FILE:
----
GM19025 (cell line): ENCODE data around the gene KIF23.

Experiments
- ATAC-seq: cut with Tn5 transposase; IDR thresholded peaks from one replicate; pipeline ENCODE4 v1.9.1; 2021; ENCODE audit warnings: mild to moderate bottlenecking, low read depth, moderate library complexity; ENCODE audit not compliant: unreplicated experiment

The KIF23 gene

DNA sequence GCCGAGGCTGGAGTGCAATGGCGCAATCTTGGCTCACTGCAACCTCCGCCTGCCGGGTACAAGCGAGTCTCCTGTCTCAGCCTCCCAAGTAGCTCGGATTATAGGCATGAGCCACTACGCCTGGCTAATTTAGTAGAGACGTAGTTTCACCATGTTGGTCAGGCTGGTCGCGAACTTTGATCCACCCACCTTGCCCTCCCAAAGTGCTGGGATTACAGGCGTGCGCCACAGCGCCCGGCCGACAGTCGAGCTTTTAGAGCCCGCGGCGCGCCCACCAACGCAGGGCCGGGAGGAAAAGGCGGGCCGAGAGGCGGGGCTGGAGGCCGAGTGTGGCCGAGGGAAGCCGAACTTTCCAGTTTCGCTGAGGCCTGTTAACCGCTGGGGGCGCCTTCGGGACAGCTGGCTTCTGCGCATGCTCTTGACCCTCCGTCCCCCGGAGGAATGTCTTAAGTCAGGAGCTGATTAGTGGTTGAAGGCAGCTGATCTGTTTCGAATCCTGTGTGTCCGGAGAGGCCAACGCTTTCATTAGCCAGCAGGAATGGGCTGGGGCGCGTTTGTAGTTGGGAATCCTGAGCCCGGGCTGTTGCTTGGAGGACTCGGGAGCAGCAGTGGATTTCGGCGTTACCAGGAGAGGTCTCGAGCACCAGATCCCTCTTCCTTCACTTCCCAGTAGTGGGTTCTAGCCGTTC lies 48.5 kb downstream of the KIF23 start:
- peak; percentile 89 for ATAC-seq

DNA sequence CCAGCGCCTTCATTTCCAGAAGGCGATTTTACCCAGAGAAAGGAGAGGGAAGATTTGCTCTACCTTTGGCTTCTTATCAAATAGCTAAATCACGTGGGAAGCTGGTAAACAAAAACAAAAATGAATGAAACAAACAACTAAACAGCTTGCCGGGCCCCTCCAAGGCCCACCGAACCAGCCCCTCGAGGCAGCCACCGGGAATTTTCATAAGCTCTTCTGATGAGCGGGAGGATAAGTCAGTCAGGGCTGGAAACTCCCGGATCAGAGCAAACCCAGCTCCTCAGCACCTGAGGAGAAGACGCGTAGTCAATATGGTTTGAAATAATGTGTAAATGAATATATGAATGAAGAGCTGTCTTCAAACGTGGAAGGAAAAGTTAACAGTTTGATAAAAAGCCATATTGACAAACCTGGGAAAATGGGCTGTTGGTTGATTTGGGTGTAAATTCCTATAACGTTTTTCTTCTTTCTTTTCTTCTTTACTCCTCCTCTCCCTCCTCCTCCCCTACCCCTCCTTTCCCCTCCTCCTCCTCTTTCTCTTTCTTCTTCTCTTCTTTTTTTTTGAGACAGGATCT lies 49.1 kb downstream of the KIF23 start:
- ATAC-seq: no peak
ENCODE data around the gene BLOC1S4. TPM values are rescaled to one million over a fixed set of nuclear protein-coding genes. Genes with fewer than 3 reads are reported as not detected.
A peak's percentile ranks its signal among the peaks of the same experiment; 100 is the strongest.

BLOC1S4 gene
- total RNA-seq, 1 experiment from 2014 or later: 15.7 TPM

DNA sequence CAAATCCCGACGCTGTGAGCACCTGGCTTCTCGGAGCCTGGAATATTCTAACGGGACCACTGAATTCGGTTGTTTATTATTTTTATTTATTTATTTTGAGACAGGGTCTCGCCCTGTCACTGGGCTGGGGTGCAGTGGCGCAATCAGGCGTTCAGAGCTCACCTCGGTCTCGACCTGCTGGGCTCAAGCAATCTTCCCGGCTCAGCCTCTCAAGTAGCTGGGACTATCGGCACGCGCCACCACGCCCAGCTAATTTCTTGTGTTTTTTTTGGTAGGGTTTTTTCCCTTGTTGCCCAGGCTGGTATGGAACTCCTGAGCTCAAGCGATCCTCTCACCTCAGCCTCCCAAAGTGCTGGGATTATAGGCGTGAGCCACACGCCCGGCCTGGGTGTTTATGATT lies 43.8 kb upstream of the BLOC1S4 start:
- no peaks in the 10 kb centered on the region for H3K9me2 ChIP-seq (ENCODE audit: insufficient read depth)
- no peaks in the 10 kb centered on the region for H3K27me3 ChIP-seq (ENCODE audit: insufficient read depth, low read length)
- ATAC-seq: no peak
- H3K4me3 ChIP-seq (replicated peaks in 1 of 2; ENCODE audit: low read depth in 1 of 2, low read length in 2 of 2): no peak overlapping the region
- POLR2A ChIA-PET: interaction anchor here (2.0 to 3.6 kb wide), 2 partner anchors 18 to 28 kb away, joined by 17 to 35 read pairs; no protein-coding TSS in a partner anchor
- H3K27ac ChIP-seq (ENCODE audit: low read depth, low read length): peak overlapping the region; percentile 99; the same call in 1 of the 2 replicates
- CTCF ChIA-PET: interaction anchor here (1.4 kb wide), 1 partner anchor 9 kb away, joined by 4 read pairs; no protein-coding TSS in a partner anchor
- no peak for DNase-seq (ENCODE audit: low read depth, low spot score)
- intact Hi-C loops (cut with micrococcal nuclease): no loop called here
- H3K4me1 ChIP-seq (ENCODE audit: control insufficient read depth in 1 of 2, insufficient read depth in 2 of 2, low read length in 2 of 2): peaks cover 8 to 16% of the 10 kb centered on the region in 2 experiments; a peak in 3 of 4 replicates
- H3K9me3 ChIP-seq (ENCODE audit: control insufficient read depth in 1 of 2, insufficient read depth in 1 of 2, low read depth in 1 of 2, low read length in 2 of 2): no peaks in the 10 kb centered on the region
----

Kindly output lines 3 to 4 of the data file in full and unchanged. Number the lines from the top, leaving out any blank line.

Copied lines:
- ATAC-seq: cut with Tn5 transposase; IDR thresholded peaks from one replicate; pipeline ENCODE4 v1.9.1; 2021; ENCODE audit warnings: mild to moderate bottlenecking, low read depth, moderate library complexity; ENCODE audit not compliant: unreplicated experiment

The KIF23 gene